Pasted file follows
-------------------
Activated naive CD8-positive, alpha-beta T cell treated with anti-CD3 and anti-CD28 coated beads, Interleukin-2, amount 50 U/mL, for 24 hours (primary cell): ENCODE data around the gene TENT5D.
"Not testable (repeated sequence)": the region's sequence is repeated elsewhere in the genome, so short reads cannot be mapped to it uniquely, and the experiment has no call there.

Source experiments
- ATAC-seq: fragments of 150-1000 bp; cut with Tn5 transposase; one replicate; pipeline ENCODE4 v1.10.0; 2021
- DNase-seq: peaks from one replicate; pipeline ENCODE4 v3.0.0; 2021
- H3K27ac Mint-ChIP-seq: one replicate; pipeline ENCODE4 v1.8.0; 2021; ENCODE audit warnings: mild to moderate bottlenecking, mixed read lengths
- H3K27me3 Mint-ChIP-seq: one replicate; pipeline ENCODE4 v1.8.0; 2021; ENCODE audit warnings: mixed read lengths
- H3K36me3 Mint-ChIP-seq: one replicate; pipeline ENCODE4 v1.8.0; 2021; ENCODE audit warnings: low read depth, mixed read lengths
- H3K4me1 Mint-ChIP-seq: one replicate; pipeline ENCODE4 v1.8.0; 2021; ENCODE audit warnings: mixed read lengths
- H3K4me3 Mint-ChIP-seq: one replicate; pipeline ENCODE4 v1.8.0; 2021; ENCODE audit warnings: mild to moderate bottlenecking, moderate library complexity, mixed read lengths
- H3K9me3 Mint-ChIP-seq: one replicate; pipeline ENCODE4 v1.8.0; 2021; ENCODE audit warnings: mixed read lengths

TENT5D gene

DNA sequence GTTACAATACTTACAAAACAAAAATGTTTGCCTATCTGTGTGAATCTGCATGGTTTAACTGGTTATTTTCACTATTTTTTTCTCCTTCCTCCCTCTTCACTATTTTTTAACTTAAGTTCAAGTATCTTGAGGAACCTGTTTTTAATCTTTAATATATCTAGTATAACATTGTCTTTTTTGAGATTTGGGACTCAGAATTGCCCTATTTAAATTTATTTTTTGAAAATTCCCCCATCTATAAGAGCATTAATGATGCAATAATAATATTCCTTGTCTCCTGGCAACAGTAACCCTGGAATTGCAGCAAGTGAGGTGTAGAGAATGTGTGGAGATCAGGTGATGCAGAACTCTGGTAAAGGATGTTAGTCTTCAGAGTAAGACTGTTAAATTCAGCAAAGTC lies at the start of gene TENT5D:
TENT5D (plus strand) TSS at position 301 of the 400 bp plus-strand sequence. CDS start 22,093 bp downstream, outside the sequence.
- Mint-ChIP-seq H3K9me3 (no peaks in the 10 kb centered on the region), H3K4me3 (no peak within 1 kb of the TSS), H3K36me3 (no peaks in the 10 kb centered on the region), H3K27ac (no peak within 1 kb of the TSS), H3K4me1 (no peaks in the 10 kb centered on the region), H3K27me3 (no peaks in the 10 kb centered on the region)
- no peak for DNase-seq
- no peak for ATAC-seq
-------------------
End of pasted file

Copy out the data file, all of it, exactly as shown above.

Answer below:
Activated naive CD8-positive, alpha-beta T cell treated with anti-CD3 and anti-CD28 coated beads, Interleukin-2, amount 50 U/mL, for 24 hours (primary cell): ENCODE data around the gene TENT5D.
"Not testable (repeated sequence)": the region's sequence is repeated elsewhere in the genome, so short reads cannot be mapped to it uniquely, and the experiment has no call there.

Source experiments
- ATAC-seq: fragments of 150-1000 bp; cut with Tn5 transposase; one replicate; pipeline ENCODE4 v1.10.0; 2021
- DNase-seq: peaks from one replicate; pipeline ENCODE4 v3.0.0; 2021
- H3K27ac Mint-ChIP-seq: one replicate; pipeline ENCODE4 v1.8.0; 2021; ENCODE audit warnings: mild to moderate bottlenecking, mixed read lengths
- H3K27me3 Mint-ChIP-seq: one replicate; pipeline ENCODE4 v1.8.0; 2021; ENCODE audit warnings: mixed read lengths
- H3K36me3 Mint-ChIP-seq: one replicate; pipeline ENCODE4 v1.8.0; 2021; ENCODE audit warnings: low read depth, mixed read lengths
- H3K4me1 Mint-ChIP-seq: one replicate; pipeline ENCODE4 v1.8.0; 2021; ENCODE audit warnings: mixed read lengths
- H3K4me3 Mint-ChIP-seq: one replicate; pipeline ENCODE4 v1.8.0; 2021; ENCODE audit warnings: mild to moderate bottlenecking, moderate library complexity, mixed read lengths
- H3K9me3 Mint-ChIP-seq: one replicate; pipeline ENCODE4 v1.8.0; 2021; ENCODE audit warnings: mixed read lengths

TENT5D gene

DNA sequence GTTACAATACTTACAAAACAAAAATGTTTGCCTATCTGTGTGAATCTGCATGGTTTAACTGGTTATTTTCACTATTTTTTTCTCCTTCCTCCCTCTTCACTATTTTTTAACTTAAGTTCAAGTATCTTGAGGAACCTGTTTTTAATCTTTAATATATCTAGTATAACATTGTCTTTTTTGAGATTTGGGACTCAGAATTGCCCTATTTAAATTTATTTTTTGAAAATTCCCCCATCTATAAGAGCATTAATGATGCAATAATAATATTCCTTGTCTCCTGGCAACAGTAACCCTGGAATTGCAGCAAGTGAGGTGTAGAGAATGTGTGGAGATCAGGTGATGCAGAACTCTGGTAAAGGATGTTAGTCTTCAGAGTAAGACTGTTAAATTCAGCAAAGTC lies at the start of gene TENT5D:
TENT5D (plus strand) TSS at position 301 of the 400 bp plus-strand sequence. CDS start 22,093 bp downstream, outside the sequence.
- Mint-ChIP-seq H3K9me3 (no peaks in the 10 kb centered on the region), H3K4me3 (no peak within 1 kb of the TSS), H3K36me3 (no peaks in the 10 kb centered on the region), H3K27ac (no peak within 1 kb of the TSS), H3K4me1 (no peaks in the 10 kb centered on the region), H3K27me3 (no peaks in the 10 kb centered on the region)
- no peak for DNase-seq
- no peak for ATAC-seq